11 thoughts on “Flash Fiction Friday: Horror-off Challenge #1 – Pay Attention!

  1. Okay, both of you creeped me out! I had had a stray thought that sometime during my life I could encounter a murderer, recognized or not, but 36? Actually I did know one very well indeed – a former student and a advissee of mine (not in the art of killing!), but that’s another story.


  2. Within your lifetime, you have walked past thirty-six murderers. But it was only with Number 12 that you realized it, and then only because you saw his picture in the newspaper, saw his high school graduation photo on the evening news accompanying the stories about his killing spree. Then you remembered his presence in the store that afternoon two weeks before. He had looked so ordinary then as all the others you noticed before him had and all the ones you would encounter after did.
    Not that they looked alike. Number 17 had been several inches over six feet tall, and yet the slouch of his shoulders, the way his loose hair shaded his eyes, and the bagginess of his clothes made him seem smaller. Number 7 dressed fastidiously, crisp in cotton twill trousers and a pressed yellow button-downed cotton shirt. It was the oversized glasses and way he averted his eyes that rendered him invisible to others. Number 23 was chubby and moved slowly yet not clumsily. Number 25 walked with almost a shuffle though he was no more than 19 years old and with a slim build. They shared only their ordinariness, the unobtrusiveness of their features. That and they were each male, each white, each remorselessly violent and uniquely cruel.
    But before Number 12, you did not even know what you knew about them, did not understand what dread they stirred in you or why. You thought it might just be you and your fear, the shame you feel because your brown skin stands out, dark enough to show which side of town you don’t come from, but too light for the other side to fully accept you either. So you thought it might be your own suspect status that you read in their eyes, or perhaps your envy that no one stared at them the way everyone seemed to stare at you.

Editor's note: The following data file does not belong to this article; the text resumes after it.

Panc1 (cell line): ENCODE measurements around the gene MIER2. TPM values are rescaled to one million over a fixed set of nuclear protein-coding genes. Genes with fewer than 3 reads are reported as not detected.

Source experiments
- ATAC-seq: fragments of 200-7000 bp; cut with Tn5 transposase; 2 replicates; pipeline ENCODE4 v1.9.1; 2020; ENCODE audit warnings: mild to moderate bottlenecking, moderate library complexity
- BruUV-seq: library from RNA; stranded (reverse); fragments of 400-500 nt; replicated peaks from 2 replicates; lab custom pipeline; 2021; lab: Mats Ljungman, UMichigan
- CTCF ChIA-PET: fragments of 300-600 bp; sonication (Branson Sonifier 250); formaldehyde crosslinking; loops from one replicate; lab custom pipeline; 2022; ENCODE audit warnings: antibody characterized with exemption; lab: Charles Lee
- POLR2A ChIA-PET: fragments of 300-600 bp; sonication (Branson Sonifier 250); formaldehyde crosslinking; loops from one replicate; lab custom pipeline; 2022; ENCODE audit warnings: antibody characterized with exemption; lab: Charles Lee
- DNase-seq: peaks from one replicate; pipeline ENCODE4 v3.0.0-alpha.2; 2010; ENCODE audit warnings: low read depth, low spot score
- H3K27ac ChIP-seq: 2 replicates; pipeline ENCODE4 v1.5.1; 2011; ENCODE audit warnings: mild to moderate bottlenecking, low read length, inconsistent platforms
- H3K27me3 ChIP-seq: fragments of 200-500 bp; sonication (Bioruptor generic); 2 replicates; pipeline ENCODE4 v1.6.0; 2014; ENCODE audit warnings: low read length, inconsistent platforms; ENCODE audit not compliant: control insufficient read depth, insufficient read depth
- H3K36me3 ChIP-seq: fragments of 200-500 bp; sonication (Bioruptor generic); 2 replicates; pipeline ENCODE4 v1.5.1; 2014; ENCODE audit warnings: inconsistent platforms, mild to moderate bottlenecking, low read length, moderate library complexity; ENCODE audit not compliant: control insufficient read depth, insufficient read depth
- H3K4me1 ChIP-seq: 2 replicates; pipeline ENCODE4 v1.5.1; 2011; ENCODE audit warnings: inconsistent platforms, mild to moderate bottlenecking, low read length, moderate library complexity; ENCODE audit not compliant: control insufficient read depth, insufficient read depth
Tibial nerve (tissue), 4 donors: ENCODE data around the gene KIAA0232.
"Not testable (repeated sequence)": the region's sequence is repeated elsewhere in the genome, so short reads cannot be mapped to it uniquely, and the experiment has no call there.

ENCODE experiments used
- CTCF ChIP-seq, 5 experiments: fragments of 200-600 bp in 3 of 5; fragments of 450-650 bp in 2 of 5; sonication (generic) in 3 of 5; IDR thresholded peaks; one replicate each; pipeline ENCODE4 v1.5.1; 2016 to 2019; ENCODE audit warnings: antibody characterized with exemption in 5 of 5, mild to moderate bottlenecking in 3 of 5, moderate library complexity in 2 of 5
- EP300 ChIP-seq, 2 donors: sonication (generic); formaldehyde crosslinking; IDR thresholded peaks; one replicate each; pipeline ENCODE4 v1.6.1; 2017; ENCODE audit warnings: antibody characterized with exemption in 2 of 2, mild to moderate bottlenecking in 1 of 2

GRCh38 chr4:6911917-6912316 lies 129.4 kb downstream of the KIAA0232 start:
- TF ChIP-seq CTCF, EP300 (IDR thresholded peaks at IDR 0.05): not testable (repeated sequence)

Then when you’d moved away to the city for college and begun to feel more at ease in the range of colors and clothes and tongues you heard, you’d passed by Number 12 in a drug store and felt again the tightening in your throat, a sensation whose return almost made you faint there in the aisle, made you doubt that you would ever find a place anywhere that would allow you to be comfortable in your skin. Until the newspaper stories and the television images, and you knew that you could never close that space between yourself and others. You knew you had an awareness that no one else would believe, let alone understand. You knew without any explanation what that sensation told you about each man.
    And now, back home, in the library where you work, you sense it again from the tech servicing the computers, in his jeans and work boots and dark green polo shirt. But this time you see something more; you see the ways his glance falls in a casual rhythm on the teenage girl sitting near him, looking up material for a homework assignment. On your sister. And you know that this time you will have to act. You don’t know what to do, but you know you will have to do something in response to the scent emanating from him, the one that has come from all the others you’ve encountered. The smell of death, of their victims’ fear and sweat and blood, a scent so strong that you can almost taste it. You know that you will stop him.